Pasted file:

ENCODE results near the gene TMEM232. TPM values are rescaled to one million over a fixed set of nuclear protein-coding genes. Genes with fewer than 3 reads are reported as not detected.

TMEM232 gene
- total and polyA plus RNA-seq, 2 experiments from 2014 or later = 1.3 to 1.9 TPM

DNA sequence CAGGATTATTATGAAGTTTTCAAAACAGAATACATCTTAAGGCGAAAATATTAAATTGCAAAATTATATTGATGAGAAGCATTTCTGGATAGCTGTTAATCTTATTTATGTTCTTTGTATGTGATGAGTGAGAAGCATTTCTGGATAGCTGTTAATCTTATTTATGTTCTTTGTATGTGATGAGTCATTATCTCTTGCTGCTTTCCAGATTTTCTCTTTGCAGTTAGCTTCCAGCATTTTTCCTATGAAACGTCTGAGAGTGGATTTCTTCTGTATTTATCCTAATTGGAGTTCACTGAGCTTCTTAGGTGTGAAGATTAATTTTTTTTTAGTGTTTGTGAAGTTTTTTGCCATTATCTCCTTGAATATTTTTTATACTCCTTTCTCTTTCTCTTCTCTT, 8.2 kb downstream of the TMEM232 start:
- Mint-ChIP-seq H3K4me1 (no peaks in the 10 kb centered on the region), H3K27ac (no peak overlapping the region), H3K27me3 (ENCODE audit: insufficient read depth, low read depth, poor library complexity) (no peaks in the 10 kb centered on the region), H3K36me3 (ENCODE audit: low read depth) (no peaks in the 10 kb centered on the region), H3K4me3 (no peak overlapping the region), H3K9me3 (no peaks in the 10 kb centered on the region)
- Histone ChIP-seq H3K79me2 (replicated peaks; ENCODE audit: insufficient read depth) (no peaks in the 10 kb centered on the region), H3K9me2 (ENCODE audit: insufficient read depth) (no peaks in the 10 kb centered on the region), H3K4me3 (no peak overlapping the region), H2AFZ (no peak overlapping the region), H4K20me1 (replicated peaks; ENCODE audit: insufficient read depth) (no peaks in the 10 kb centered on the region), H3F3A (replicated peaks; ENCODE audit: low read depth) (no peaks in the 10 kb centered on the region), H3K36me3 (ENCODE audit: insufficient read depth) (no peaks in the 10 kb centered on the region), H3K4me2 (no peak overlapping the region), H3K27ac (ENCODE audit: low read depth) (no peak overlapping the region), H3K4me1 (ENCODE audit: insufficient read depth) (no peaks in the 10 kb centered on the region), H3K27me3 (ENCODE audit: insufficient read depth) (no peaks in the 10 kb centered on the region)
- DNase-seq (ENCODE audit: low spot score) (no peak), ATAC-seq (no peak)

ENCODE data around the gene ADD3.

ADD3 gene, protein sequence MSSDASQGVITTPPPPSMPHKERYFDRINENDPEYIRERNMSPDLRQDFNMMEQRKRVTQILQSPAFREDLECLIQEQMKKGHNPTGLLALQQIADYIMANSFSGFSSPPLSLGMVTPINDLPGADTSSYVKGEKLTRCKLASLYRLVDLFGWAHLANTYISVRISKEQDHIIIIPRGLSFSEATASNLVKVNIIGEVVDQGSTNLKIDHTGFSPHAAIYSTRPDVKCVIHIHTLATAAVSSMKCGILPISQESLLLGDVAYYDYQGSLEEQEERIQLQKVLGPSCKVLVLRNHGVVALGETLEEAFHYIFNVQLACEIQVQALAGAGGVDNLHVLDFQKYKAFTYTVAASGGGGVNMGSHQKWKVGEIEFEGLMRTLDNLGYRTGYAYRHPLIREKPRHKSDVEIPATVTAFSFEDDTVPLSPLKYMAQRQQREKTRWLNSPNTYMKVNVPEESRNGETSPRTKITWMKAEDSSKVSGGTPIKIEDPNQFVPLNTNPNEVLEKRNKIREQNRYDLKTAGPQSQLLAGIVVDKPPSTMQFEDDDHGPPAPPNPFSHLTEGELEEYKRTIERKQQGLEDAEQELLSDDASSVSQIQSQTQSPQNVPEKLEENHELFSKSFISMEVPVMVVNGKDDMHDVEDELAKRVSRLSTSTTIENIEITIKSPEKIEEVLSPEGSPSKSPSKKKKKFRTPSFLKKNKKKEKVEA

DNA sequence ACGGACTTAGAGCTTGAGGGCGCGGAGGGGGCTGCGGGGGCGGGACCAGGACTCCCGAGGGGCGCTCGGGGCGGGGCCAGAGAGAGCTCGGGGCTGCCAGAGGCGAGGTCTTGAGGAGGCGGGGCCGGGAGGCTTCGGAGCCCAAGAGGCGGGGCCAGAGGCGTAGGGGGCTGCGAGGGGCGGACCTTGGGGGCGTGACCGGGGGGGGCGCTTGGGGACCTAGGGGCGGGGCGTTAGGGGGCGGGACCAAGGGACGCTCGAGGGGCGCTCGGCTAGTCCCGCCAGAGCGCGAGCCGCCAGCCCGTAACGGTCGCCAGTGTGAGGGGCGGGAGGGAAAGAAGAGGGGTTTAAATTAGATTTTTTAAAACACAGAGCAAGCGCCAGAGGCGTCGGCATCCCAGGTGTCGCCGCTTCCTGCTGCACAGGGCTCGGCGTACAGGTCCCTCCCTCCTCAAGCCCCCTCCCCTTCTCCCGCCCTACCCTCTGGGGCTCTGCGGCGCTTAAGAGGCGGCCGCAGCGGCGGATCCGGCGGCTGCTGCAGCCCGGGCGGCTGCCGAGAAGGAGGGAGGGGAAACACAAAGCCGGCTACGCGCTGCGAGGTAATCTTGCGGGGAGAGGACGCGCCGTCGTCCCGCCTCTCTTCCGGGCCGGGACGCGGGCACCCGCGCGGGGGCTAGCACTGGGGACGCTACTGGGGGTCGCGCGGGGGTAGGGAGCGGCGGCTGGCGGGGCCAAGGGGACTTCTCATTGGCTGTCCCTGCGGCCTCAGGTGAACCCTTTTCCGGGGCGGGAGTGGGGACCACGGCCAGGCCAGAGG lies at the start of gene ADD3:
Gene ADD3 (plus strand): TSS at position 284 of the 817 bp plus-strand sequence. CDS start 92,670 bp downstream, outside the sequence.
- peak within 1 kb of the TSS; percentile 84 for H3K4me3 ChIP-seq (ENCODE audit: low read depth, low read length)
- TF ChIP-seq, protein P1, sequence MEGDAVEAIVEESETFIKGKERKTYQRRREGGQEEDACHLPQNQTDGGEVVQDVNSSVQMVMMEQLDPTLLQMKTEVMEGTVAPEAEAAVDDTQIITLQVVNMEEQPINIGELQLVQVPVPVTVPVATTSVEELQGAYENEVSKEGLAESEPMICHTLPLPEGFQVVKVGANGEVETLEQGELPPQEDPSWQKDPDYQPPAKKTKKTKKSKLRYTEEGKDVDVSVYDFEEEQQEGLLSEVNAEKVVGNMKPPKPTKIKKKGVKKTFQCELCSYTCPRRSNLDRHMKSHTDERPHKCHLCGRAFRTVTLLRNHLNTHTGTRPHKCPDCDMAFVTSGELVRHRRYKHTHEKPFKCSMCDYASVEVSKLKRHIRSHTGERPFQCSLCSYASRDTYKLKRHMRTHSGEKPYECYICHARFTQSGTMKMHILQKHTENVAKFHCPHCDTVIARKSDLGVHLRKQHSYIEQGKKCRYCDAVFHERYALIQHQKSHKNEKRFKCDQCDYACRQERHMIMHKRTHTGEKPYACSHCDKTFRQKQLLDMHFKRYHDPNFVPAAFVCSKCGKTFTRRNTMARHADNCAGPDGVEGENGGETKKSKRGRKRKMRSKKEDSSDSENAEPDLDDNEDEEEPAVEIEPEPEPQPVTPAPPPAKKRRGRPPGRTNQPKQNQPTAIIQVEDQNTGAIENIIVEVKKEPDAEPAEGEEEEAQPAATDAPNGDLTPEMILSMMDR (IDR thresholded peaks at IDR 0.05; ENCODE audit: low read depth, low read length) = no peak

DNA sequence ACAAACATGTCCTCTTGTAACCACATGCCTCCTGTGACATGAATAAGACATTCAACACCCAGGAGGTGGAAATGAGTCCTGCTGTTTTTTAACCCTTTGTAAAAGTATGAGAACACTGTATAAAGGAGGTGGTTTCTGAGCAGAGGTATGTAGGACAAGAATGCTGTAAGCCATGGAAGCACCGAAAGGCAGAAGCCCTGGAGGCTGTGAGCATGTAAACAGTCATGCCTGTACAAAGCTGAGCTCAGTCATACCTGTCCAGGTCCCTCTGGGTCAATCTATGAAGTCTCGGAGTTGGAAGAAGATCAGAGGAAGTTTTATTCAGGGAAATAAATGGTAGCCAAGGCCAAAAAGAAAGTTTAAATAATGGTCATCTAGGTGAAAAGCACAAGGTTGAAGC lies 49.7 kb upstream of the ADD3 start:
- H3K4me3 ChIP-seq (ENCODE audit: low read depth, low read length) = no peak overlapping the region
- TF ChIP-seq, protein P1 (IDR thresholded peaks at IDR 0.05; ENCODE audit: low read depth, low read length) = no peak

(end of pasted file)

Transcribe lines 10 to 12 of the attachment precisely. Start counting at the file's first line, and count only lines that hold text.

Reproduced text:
DNA sequence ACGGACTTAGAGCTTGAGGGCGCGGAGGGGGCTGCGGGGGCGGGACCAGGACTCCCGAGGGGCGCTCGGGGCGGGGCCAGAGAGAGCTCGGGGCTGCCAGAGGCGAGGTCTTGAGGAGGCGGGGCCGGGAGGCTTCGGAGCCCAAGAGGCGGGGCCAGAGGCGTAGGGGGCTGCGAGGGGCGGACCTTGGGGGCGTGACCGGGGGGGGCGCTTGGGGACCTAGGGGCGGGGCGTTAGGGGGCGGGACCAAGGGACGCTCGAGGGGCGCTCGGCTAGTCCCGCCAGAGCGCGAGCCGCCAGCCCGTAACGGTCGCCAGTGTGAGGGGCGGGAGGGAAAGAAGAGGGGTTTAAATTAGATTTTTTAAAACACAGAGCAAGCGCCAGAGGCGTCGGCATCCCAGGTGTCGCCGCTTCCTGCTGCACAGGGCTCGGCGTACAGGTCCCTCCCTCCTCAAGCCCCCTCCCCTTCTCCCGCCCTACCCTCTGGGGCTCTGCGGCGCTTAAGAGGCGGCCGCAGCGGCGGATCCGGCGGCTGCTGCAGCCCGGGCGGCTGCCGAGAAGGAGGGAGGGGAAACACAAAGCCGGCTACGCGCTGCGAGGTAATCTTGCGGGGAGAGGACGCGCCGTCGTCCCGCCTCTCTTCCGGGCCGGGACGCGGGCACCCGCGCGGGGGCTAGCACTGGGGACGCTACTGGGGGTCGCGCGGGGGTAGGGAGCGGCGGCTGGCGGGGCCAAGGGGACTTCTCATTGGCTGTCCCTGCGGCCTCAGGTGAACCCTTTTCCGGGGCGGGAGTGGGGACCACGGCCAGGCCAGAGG lies at the start of gene ADD3:
Gene ADD3 (plus strand): TSS at position 284 of the 817 bp plus-strand sequence. CDS start 92,670 bp downstream, outside the sequence.
- peak within 1 kb of the TSS; percentile 84 for H3K4me3 ChIP-seq (ENCODE audit: low read depth, low read length)